Students will explore methods in labor training, conflict resolution, human resources management, and collective bargaining with a Bachelor of Science (B.S.) degree in Labor Relations. Those who graduate from the program may choose to pursue further education or find a career as an employment or union representative.
B.S. Programs in Labor Relations
Students enrolled in a 4-year Labor Relations program are prepared for leadership roles in labor management. Often considered an interdisciplinary degree, it equips students with the knowledge related to the use of analytical skills in assessing workplace issues, corresponding to use of interpersonal skills in ameliorating them. Concentrations in unionization, legal studies, or globalization may also be offered through the program. Apart from offering Bachelor of Science (B.S.) degree programs, schools also offer Bachelor’s of Arts (B.A.) degree programs in the field.
Field or internship experience may be required in some schools. Admission criteria typically require incoming students to hold a GED certificate or high school diploma.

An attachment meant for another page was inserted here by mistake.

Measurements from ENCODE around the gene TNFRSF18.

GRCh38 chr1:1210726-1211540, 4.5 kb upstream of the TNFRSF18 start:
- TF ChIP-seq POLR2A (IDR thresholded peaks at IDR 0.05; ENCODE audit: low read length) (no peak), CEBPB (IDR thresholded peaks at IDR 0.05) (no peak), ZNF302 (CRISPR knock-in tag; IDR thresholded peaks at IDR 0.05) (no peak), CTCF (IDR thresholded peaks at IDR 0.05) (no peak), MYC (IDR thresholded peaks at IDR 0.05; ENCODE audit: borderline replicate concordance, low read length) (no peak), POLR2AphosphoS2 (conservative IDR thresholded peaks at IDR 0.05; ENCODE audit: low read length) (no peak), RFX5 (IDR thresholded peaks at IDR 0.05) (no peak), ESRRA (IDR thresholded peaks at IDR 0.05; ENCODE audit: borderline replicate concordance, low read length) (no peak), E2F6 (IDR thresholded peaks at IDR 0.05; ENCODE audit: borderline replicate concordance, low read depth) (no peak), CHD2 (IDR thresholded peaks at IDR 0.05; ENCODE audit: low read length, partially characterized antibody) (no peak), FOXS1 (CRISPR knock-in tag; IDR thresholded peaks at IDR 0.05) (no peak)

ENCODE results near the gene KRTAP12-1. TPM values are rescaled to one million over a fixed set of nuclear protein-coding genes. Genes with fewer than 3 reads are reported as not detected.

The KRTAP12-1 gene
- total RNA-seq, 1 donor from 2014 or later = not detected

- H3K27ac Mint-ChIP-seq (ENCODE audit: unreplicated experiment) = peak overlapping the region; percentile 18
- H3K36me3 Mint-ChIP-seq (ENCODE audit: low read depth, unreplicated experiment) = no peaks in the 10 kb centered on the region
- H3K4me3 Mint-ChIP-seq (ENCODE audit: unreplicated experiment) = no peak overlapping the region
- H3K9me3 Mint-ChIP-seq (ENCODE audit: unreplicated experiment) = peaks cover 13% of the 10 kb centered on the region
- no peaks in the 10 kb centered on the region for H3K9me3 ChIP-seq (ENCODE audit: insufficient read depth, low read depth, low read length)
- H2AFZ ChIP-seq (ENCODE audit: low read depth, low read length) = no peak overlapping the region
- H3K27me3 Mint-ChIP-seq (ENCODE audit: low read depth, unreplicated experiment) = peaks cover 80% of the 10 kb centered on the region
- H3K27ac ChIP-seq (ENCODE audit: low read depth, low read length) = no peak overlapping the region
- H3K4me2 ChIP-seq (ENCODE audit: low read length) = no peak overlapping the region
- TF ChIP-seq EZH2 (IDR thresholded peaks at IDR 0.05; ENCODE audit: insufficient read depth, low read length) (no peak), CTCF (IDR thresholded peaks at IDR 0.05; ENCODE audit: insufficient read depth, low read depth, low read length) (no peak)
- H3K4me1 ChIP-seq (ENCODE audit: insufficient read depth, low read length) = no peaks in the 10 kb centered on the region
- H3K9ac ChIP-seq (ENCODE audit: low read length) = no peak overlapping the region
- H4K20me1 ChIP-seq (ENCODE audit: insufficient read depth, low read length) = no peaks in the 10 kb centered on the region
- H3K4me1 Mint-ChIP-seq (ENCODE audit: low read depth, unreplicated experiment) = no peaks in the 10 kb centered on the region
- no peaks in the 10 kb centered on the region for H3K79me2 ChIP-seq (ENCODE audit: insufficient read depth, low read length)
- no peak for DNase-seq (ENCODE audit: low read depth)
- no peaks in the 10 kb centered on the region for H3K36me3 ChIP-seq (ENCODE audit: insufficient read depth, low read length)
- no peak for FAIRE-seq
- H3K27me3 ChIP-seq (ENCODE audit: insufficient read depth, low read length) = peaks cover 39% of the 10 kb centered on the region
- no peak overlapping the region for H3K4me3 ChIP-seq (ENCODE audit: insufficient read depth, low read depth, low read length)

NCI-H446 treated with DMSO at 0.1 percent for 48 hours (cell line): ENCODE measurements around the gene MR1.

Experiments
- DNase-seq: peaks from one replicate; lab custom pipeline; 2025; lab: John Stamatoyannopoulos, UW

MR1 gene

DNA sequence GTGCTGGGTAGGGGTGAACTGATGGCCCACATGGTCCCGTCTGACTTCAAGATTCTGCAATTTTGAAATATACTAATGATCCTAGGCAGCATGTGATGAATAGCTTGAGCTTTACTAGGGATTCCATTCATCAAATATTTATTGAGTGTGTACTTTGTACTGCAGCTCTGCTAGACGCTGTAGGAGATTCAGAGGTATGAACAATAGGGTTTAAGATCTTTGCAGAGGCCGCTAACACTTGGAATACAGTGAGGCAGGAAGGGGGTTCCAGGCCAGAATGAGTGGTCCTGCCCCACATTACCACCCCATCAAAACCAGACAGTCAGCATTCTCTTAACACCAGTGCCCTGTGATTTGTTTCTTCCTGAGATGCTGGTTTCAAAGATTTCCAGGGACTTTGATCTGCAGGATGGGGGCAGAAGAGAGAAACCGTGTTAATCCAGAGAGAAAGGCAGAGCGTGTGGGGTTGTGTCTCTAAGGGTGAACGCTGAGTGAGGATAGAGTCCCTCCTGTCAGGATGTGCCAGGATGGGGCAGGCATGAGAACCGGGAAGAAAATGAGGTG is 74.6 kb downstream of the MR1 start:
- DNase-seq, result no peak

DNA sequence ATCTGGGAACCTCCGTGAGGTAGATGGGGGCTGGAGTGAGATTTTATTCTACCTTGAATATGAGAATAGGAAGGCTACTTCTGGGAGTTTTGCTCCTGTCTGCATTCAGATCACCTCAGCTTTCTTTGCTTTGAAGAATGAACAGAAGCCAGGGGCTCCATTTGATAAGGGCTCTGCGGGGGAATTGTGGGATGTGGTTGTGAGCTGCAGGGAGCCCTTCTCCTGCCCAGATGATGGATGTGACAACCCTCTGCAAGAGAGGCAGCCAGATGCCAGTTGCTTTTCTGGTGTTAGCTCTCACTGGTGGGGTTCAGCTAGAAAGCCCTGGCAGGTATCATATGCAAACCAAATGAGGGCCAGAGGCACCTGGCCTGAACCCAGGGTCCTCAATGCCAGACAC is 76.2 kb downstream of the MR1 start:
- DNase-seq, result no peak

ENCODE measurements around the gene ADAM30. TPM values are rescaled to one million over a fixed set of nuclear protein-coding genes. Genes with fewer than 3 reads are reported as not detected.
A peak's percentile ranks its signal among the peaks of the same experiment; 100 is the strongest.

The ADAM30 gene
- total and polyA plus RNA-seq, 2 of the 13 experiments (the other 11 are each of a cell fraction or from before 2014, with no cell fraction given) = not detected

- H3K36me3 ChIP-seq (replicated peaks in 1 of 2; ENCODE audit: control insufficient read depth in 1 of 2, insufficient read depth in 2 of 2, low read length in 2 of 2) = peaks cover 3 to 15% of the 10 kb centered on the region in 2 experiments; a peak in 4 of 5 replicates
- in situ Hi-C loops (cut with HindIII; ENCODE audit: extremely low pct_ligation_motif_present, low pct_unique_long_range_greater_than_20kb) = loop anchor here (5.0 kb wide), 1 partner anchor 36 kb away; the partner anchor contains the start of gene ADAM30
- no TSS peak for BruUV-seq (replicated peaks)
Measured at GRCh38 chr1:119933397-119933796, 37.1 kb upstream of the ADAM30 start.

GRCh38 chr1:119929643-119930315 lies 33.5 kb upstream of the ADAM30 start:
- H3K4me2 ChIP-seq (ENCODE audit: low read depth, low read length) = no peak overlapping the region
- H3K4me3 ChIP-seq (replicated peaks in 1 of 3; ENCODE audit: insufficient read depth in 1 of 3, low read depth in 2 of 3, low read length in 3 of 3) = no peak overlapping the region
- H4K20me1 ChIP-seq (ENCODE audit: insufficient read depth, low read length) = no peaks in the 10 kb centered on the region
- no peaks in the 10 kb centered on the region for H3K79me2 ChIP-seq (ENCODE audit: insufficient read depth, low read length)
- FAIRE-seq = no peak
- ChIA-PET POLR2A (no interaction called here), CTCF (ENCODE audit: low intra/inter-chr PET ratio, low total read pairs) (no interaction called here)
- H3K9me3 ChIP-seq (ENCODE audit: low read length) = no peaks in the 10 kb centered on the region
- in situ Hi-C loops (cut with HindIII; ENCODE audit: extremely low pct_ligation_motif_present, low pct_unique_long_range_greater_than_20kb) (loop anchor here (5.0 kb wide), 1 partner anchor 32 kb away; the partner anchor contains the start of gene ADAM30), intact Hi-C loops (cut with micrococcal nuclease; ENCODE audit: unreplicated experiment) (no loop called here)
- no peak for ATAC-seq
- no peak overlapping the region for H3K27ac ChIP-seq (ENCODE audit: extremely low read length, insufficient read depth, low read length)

Students enrolled in bachelor’s degree programs can expect to become proficient in understanding employee rights, training personnel, and representing employees. Coursework may involve delving into grievance procedures, current labor problems, and labor ethics. Apart from general education coursework, students may also study topic areas such as:
•Labor and American politics
•Globalization and labor
•Industrial and organizational psychology
Various industries employ labor relations specialists, including healthcare assistance companies, insurance firms, technical services, and manufacturing companies. The skills obtained through the degree program can help graduates obtain job positions such as:
•Human resources specialist
Job and Wage Outlook
A 21% employment growth rate has been predicted for human resources (HR) specialists over the 2010-2020 decade, while the corresponding growth rate of 13% has been projected for human resources managers (U.S. Bureau of Labor Statistics). In 2012, HR specialists earned an average annual wage of $55,640, while managers took home $99,720 (BLS).
Continuing Education and Certification Choices
Those who complete a bachelor’s degree program may seek continued education by earning a master’s degree in Labor Relations. Coursework in a graduate degree program is devised to expand on the foundations laid via the undergraduate coursework, and students are assisted in enhancing their comprehension of labor management and law. Additionally, numerous companies offer certification opportunities; these include the American Society for Training and Development and the International Foundation of Employee Benefit Plans.
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